News Release

* Staff Sgt. Camilo Mejia * Peace Activist Kelly To Be Imprisoned


Norma Castillo and Alexis Castillo are aunt and uncle to Camilo Mejia. Tonight on CBS, 60 Minutes II will be airing a segment on Mejia, the Florida National Guard staff sergeant who did not return to Iraq from leave and turned himself in recently. Mejia has filed for conscientious objector (C.O.) status and has spoken out against the war in Iraq, saying: “I could not continue to do the things I was doing in Iraq…. I’m completely against it because it’s an oil-motivated war.” [For more on Mejia’s case, see:,] More Information

Hiken has worked on military legal cases since the Vietnam War. He is on the steering committee of the Military Law Task Force of the National Lawyers Guild. Hiken said today: “G.I.s seeking discharge from the military have a variety of choices available. While many believe that C.O. status is the only available one, in fact there are many discharges available…. The problems with filing a C.O. discharge are that it takes many months to process and the G.I. is obligated to continue serving in the meantime. Also, C.O. discharges don’t normally apply to those opposed to a particular war. There’s a lot of people who are not really C.O.s — they don’t oppose war in all its forms — but do oppose the particular wars that the U.S. government has been waging. They view them as aggressive, deceitful and opportunistic.” [For more on conscientious objectors, see:] More Information

Kelly will begin serving a four-month prison sentence on April 6. The founder of Voices in the Wilderness, a group which opposed the sanctions and bombing of Iraq, Kelly has been repeatedly nominated for the Nobel Peace Prize. She is to be imprisoned for actions at two U.S. military installations carried out with other activists. Kelly said today: “On Mother’s Day in May 2003 we crossed onto two feet of government grass at Project ELF in Wisconsin. The ELF site houses an Extremely Low Frequency tower used by the U.S. military to command the launch of missiles from Trident submarines…. I explained to the judge that because we were in Iraq during the massive bombing — ‘Shock and Awe’ — that began on March 20, 2003, we felt a particular responsibility to help close the Project ELF because we’d seen the lethal and brutal civilian suffering that Tomahawk Cruise missiles caused.” Another part of her imprisonment is because she crossed the line into the School of the Americas/WHINSEC in Georgia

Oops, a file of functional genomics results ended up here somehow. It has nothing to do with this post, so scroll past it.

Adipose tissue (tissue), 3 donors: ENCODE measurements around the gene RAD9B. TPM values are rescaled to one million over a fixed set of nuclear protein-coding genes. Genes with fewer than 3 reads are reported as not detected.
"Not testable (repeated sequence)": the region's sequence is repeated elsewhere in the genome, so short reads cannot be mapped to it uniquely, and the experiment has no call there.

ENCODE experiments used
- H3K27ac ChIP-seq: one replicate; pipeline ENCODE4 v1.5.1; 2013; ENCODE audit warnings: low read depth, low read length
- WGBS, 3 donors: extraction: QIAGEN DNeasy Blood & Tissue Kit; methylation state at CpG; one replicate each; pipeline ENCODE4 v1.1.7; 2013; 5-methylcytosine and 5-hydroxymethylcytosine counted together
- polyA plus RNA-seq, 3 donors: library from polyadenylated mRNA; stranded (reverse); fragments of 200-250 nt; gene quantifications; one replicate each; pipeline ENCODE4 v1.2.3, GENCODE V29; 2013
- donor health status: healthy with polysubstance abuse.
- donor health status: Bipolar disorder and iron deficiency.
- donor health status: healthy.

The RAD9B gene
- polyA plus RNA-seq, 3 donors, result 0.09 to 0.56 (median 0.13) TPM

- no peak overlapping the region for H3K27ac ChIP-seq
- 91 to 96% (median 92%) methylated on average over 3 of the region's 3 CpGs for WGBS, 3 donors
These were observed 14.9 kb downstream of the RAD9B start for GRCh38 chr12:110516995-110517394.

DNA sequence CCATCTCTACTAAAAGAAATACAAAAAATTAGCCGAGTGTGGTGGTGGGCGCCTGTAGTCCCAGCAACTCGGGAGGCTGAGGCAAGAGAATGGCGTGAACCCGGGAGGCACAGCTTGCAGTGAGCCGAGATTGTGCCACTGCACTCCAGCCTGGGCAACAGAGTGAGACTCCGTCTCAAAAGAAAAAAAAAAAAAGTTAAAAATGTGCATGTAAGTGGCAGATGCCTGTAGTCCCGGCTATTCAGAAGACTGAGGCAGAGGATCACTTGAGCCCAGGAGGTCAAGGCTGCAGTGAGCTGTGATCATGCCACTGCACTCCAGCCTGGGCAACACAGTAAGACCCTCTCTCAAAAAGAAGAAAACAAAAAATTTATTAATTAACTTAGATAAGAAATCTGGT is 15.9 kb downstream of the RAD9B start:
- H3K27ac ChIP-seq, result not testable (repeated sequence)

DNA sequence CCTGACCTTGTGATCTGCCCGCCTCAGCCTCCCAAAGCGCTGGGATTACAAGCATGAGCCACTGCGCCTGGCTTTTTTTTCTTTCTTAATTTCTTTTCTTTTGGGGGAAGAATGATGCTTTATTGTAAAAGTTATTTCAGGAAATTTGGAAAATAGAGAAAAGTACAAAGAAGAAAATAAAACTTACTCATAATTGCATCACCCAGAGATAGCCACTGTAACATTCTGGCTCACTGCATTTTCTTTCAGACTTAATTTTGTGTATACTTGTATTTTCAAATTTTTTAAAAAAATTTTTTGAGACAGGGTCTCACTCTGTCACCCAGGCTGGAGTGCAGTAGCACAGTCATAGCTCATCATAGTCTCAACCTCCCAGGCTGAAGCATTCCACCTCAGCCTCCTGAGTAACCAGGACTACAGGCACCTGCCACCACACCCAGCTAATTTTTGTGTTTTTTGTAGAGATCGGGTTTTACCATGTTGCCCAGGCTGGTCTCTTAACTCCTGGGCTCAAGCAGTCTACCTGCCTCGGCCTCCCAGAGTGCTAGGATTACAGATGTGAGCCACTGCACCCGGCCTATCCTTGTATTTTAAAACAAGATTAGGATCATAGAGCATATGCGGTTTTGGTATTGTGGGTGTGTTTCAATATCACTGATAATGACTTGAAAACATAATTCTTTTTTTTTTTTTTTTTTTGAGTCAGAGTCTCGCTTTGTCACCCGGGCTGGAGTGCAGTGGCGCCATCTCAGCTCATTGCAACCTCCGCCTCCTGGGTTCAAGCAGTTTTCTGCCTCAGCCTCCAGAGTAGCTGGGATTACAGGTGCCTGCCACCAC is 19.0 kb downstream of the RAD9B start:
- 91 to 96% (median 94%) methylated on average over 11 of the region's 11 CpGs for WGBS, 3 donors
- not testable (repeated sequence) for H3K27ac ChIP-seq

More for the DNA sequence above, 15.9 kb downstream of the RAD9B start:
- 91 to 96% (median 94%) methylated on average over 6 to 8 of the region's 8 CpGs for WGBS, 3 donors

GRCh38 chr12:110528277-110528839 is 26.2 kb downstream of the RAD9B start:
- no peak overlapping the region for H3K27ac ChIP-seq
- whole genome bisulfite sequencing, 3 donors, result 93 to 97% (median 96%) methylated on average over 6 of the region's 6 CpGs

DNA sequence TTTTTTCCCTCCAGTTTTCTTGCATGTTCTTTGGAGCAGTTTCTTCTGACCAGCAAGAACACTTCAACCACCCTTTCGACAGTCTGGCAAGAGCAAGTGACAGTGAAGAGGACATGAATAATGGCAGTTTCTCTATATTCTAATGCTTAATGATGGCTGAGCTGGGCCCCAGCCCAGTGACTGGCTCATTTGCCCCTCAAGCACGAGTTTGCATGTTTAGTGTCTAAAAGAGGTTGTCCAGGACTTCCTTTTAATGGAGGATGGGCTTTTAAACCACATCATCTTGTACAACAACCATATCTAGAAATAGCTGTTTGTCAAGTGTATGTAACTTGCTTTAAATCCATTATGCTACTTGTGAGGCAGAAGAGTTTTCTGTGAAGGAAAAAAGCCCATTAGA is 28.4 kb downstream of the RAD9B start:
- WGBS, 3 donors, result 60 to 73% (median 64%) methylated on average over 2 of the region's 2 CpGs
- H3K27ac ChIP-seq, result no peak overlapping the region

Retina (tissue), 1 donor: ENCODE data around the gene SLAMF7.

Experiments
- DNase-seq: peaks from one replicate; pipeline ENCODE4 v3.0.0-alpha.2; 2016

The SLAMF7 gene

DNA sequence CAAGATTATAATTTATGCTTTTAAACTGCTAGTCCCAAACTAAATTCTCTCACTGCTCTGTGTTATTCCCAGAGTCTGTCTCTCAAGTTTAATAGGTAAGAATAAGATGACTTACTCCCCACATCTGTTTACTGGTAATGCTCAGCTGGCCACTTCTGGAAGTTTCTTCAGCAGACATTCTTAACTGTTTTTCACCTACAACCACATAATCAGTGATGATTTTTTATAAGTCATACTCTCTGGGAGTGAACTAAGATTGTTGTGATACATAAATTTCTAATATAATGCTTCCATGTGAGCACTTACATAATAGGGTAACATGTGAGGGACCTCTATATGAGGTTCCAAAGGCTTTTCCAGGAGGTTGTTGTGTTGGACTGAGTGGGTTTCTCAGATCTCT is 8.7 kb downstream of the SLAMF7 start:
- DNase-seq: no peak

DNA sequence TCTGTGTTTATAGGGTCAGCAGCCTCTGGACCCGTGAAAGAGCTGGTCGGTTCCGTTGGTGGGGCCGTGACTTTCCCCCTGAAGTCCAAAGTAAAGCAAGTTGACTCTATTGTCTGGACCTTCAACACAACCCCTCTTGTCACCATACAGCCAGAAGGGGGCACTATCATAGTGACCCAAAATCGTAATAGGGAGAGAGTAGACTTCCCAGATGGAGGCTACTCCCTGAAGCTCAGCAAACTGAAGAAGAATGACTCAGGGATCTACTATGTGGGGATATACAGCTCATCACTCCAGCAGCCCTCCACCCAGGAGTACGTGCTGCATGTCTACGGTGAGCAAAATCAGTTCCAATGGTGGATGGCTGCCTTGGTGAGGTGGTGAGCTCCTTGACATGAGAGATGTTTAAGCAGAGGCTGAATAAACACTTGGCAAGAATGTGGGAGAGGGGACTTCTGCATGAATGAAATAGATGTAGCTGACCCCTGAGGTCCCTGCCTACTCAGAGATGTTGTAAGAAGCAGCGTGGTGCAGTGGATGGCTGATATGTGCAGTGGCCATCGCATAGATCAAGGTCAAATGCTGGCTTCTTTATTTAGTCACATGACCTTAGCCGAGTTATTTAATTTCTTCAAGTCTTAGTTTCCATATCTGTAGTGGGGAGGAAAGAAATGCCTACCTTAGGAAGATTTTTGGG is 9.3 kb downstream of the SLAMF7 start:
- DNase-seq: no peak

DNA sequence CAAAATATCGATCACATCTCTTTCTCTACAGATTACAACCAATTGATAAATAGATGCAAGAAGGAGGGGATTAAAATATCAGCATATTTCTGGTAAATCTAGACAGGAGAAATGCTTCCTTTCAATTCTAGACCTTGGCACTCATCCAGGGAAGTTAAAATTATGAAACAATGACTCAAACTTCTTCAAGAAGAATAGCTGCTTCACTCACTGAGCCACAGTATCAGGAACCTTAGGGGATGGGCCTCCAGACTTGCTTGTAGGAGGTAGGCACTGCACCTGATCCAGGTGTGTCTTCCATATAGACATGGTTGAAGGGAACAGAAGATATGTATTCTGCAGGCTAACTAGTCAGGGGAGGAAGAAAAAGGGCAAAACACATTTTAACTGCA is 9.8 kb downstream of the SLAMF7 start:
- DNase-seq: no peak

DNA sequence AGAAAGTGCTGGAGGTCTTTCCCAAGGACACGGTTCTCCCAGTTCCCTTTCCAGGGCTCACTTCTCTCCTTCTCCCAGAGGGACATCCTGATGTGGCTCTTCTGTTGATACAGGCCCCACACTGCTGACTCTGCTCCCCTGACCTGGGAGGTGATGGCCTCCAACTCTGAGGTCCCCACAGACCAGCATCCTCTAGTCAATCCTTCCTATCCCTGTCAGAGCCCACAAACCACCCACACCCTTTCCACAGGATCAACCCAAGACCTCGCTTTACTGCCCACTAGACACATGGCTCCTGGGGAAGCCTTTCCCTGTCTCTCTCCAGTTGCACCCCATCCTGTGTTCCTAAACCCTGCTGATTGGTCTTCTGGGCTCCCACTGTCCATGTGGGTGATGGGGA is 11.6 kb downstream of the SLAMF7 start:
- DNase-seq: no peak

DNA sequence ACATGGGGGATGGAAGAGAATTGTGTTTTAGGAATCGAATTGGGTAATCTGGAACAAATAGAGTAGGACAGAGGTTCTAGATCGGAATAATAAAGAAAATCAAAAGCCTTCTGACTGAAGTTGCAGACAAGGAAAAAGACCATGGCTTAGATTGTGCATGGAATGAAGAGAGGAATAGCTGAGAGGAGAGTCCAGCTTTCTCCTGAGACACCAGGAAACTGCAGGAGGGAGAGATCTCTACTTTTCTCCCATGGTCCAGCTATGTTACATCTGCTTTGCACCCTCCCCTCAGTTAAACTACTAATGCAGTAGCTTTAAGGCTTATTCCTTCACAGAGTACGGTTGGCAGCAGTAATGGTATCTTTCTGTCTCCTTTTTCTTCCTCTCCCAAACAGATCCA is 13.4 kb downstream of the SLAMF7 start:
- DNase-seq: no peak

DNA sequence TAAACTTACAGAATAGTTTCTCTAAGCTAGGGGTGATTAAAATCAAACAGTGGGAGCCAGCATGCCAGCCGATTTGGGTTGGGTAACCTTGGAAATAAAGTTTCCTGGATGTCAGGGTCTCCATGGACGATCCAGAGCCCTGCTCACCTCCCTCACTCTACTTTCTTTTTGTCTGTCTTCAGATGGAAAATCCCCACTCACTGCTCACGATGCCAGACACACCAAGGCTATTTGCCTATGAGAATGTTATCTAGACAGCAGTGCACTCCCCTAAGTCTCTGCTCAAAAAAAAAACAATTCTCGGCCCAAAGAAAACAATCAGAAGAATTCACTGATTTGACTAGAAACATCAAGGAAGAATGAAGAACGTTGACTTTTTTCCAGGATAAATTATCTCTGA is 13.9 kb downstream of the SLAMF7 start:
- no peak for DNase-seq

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Director of the law clinic at Loyola University in New Orleans, Quigley has represented Kelly and over 100 others in actions at the School of the Americas at Fort Benning in Georgia. He is currently working on a book entitled Why I Crossed the Line, chronicling the activists’ reasons for their civil disobedience. He said today: “Graduates of the School of the Americas (which recently changed its name) have been involved in hundreds of violations of human rights and international law and victimized hundreds of thousands of people.” In separate legal proceedings, Quigley has represented Voice in the Wilderness in its legal case involving U.S. government fines of $20,000 for sending medicine to Iraq.
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For more information, contact at the Institute for Public Accuracy
Sam Husseini, (202) 347-0020; David Zupan, (541) 484-9167